If ya haven’t been there. The treats are only half of the experience. The cart seems to have a “bubble of happiness” around it. People playing tennis in the park, squirrels running around looking for errant peanuts, bicycles, runners, walkers, kids, adults all catching the bug from Gus’ infectious calm demeanor and gentle smile. Nobody cuts the line. People say “excuse me” and car horns only beep when they’re giving a shout-out to Gus who doesn’t even look up.. he just raises his hand in between ice-shaving strokes to acknowledge.

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So, it is a snow cone, is it an ice ball, is it shaved ice? It’s a topic of family picnic debates. I have no idea but it IS delicious. HINT: it says ice balls on the cart.

My favorite flavor? It’s a tie between banana and root beer. But, without empirical evidence (because empirical evidence is only necessary in Pittsburgh for discussions of Penguins, Pirates, Pitt or Steelers stats) I am pretty sure that the overwhelming #1 seller is the rainbow or multi-flavored ice. I can’t do the mixed flavors.. I don’t even like when my food mixes on my plate.

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The peanuts and popcorn? For all I know, Gus might purchase the peanuts and the popcorn at Costco in 6-ton bags but, when he scoops them into the little bags that feel nice and warm in your hand, ya get this vision that Yiayia just handed them out of her kitchen window to you, the kid next door.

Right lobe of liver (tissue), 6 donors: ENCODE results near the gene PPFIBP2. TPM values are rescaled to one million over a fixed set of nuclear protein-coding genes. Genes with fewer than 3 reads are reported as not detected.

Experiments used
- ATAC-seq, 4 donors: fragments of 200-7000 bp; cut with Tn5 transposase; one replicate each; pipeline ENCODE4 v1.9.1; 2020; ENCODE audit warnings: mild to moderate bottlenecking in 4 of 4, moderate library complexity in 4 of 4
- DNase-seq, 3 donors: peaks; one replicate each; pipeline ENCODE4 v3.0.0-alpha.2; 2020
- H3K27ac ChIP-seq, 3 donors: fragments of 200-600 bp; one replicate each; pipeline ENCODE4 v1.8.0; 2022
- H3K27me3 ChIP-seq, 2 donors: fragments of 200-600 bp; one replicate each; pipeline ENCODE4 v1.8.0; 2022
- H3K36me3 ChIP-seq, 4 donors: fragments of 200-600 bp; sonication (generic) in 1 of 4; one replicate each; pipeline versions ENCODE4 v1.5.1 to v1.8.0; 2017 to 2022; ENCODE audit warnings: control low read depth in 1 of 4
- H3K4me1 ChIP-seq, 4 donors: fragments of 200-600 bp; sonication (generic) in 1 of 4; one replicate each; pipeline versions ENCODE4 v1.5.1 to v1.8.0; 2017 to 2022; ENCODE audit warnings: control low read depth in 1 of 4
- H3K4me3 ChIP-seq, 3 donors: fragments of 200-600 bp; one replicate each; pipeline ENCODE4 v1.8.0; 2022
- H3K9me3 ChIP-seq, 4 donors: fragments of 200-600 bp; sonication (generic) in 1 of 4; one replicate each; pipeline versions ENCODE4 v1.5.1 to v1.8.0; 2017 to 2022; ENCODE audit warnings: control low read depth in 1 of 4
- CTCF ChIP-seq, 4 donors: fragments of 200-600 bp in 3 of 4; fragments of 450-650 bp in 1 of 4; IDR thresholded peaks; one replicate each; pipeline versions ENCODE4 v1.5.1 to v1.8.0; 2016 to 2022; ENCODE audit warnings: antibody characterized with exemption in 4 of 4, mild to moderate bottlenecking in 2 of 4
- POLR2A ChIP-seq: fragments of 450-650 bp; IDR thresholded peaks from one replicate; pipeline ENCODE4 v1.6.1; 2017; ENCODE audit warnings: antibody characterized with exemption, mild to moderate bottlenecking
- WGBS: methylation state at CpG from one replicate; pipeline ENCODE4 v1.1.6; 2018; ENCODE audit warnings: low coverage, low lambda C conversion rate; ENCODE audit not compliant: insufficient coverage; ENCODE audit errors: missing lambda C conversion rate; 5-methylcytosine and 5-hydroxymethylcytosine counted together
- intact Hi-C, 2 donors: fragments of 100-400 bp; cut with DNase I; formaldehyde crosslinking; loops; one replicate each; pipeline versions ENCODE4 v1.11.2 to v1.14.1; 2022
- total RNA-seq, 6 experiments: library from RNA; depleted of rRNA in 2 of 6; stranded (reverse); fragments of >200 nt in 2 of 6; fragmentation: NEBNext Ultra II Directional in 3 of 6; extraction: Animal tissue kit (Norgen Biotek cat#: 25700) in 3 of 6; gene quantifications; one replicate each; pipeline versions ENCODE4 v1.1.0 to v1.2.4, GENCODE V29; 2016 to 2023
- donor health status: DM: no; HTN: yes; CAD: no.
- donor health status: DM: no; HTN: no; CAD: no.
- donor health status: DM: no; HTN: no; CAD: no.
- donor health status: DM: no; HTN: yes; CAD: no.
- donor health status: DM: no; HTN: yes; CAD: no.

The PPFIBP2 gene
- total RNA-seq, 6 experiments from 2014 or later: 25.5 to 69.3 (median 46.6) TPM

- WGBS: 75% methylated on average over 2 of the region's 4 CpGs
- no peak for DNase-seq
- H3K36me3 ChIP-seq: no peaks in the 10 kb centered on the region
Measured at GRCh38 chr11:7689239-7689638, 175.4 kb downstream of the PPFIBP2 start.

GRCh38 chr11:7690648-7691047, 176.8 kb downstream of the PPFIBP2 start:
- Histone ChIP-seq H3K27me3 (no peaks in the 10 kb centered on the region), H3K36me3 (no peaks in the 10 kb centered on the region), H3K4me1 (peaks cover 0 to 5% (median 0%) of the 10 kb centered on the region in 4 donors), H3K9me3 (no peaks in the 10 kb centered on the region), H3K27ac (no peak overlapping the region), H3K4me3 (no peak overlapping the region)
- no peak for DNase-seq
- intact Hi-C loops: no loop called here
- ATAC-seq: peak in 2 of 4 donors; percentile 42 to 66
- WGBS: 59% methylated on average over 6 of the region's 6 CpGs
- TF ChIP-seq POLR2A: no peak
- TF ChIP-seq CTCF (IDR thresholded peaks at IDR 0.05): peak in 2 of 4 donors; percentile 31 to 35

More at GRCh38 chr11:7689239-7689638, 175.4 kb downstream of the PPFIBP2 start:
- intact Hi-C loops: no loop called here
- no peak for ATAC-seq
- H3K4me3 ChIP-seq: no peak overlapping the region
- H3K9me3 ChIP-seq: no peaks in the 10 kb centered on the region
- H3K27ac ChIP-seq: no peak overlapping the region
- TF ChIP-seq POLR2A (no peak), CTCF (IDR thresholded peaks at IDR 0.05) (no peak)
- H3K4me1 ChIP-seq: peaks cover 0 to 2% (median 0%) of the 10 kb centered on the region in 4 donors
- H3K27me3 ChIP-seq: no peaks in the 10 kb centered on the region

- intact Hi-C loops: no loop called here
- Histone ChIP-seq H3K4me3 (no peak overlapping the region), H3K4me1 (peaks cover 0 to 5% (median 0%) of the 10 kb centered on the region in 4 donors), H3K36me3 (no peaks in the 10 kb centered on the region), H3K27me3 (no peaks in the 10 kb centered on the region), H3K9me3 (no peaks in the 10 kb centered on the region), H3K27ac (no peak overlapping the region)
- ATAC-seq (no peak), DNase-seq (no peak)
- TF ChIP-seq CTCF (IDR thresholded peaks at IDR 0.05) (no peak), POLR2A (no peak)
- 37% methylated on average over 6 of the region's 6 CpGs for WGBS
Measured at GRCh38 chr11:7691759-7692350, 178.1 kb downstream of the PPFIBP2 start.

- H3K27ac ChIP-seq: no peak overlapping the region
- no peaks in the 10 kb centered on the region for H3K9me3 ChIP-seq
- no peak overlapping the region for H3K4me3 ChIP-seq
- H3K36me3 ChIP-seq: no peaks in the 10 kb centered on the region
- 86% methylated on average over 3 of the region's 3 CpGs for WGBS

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OK…I’ve just made myself hungry so, gotta head over to the North Side now. If you know about Gus and Yiayia’s, comment below about your favorite ice flavor.

If you haven’t been to Gus and Yiayia’ cart yet, go take a selfie of yourself in the bathroom mirror with a sad face… (Make sure you’re dressed appropriately. Don’t be a #SelfieFail) After that, head directly to Gus and Yiayias and come back here and tell me about it. Then you can delete your sad face selfie.

How to find the Gus and Yiayia’s cart:

If you’re a GPS user, the cart is located right around these coordinates:

40.452003 by -80.008682

If you need directions from a traditional Pittsburgh-direction-giver, you can get to the Gus and Yiayia by goin’ up ‘air between CCAC, where my cousin used to go to school before he got a job with the steam fitters union, and where the old plumbing place used to be at the corner of Brighton and North over dair by AGH and the aviary an’nat.

Thanks much to Liz for allowing me to post here!

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The Best Part of Summer for @AlexanderFIV is when @Kenny_Kangaroo is open! #PotatoPatch

The Best Part of Summer for @AlexanderFIV is when @Kenny_Kangaroo is open! #PotatoPatch

This post is from my pal, Alex of Everybody Loves You, and world-famous cookie exchange organizer and Miss America Party Emcee! Send me a message at beezuskiddo [at] gmail [dot] com if you’d like to share your Pittsburgh Summer Favorites on BeezusKiddo!

I grew up in Pittsburgh. I also grew up relatively poor*. That means that there were no Disneyland trips or vacation cruises on the agenda whenever school let out and summer rolled around. Thankfully there was one activity that my family could afford which was a guaranteed rollercoaster of a good time – Kennywood!